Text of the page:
It would be a shame if the crowd disturbances which marred the Africa Cup Of Nations second semi-final match were to overshadow the fact that two neighbouring football-crazy nations have reached in the final of a tournament which has improved significantly in terms of entertainment since the knockout phase began. Each of the games since the group stage ended has produced at least three goals and the final provides a clash between two countries which have been at the forefront of African football for many years.
Ivory Coast qualified for the final via 3-1 victories against Algeria and DR Congo and the team has proved that they can function as a unit without having to rely on the legendary Didier Drogba within the ranks, while Ghana disposed of Guinea 3-0 before eventually eliminating the host country Equatorial Guinea by the same scoreline in their semi-final.
French speaking Ivory Coast and Ghana, where English constitutes the colonial language, are true footballing nations where there exists a multitude of soccer academies with varying degrees of scruples and where youngsters will also find any available plot of land in which to play the game with anything resembling a ball. Quite often, youth tournaments are organised within these countries with several European scouts and agents in attendance, and an abundance of young players are always keen to impress.
Not only do Ivory Coast and Ghana compete for international trade with their extensive port facilities but they are also keen rivals on the football field despite two recent civil wars in Ivory Coast hindering normal life within the country. Although Drogba became a national hero due to his exploits on the international stage and in diffusing civil unrest back home, the current squad also contains a share of personalities and skilful players with Yaya Toure becoming the midfield talisman of the team and both Wilfried Bony and Gervinho offering flair and dynamism in attack.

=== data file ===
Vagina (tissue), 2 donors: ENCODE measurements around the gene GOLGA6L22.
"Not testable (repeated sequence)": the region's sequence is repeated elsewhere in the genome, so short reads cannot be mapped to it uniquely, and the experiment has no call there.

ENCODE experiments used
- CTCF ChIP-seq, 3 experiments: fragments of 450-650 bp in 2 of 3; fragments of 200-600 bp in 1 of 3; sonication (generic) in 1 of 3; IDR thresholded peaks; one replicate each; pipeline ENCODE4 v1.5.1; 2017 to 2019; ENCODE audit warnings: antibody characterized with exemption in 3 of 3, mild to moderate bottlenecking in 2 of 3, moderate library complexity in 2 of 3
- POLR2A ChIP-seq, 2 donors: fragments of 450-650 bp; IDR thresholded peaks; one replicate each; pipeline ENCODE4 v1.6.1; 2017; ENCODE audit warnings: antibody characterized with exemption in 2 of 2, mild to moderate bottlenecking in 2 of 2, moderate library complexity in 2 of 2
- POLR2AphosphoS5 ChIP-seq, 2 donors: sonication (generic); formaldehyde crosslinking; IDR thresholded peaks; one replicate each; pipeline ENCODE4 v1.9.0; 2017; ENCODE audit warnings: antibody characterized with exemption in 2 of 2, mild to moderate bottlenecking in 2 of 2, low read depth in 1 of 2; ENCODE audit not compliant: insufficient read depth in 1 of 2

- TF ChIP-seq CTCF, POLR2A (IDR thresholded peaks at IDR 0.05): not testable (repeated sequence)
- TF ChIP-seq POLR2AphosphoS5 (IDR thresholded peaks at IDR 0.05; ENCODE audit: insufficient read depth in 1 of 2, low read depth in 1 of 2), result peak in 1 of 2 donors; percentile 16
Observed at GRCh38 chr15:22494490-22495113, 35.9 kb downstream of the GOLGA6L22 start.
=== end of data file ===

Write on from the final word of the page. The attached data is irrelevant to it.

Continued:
For Ghana, Michael Essien was one of the more prominent players within their team for many years but the charismatic Asamoah Gyan has now assumed the captaincy and is regarded as one of the more popular players to have been produced by the country. His participation in the final is subject to some doubt after incurring an injury in the quarter-final tie but the Ayew brothers, Jordan and Andre, are capable attacking players currently playing Ligue 1 French football.
When both teams enter the pitch for the final, it is to be hoped that the watching public is entertained by the more appealing nature of African football typified by improvised flair and attack-minded initiatives with the violent scenes witnessed on Thursday hopefully consigned to history. The tournament would rather be remembered for a footballing spectacle between two neighbouring nations than for unwelcome events off the field.